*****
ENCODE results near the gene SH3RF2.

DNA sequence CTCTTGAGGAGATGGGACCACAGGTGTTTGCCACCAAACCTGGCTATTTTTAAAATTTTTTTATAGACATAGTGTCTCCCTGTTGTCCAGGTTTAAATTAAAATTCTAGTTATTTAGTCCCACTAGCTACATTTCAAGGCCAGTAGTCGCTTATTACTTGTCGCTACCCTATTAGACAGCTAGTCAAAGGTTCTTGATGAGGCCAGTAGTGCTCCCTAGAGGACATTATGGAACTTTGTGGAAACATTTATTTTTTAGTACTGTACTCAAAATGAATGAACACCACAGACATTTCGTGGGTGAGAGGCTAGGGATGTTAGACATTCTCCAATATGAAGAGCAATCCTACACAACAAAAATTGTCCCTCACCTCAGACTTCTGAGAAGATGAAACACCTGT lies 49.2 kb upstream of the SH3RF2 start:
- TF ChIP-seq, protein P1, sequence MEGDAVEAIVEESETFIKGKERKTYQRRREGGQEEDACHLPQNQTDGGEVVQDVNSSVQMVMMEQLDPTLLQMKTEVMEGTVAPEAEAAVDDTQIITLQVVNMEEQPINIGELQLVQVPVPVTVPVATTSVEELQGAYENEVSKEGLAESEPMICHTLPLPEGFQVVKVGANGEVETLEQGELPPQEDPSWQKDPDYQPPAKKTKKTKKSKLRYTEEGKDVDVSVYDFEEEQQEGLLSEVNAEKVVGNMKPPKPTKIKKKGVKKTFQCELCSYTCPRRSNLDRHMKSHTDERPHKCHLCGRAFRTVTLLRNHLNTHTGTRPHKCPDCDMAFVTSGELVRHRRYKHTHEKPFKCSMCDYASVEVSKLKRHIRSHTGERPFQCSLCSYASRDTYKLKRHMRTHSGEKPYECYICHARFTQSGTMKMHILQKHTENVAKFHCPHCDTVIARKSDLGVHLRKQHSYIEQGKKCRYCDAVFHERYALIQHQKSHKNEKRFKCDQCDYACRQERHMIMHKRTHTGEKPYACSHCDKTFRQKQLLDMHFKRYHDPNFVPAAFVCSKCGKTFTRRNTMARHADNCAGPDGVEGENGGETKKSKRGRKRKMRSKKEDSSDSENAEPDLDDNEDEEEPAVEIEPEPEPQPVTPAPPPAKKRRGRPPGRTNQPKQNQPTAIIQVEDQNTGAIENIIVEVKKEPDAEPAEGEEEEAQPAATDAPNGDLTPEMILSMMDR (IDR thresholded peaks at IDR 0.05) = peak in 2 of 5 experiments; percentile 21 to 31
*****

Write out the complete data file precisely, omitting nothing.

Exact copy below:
ENCODE results near the gene SH3RF2.

DNA sequence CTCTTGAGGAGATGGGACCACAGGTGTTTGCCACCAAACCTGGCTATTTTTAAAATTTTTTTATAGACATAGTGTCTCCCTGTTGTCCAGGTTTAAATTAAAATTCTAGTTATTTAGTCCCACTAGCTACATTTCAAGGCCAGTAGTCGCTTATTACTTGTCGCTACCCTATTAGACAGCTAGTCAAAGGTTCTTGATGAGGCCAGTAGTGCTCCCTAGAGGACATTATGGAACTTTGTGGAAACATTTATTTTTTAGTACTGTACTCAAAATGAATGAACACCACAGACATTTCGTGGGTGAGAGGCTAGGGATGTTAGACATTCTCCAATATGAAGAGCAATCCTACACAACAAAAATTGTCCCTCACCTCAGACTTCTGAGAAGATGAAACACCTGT lies 49.2 kb upstream of the SH3RF2 start:
- TF ChIP-seq, protein P1, sequence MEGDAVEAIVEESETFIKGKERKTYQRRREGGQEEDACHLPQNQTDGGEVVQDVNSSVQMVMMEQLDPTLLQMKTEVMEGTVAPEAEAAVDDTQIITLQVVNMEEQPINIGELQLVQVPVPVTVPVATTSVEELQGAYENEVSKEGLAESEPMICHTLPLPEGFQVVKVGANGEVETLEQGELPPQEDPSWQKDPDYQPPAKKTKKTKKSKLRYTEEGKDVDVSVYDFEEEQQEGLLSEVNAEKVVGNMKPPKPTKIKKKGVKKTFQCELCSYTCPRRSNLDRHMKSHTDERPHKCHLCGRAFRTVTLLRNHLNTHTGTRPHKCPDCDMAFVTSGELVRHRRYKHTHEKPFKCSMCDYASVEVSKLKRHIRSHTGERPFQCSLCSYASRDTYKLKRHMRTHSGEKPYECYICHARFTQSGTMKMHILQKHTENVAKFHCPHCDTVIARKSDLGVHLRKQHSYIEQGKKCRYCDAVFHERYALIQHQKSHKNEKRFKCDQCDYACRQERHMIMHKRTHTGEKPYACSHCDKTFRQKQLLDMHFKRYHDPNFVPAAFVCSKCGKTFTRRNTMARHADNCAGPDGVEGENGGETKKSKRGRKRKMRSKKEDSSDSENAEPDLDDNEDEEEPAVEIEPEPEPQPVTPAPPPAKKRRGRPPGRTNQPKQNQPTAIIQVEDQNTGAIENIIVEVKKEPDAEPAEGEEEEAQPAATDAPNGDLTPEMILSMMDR (IDR thresholded peaks at IDR 0.05) = peak in 2 of 5 experiments; percentile 21 to 31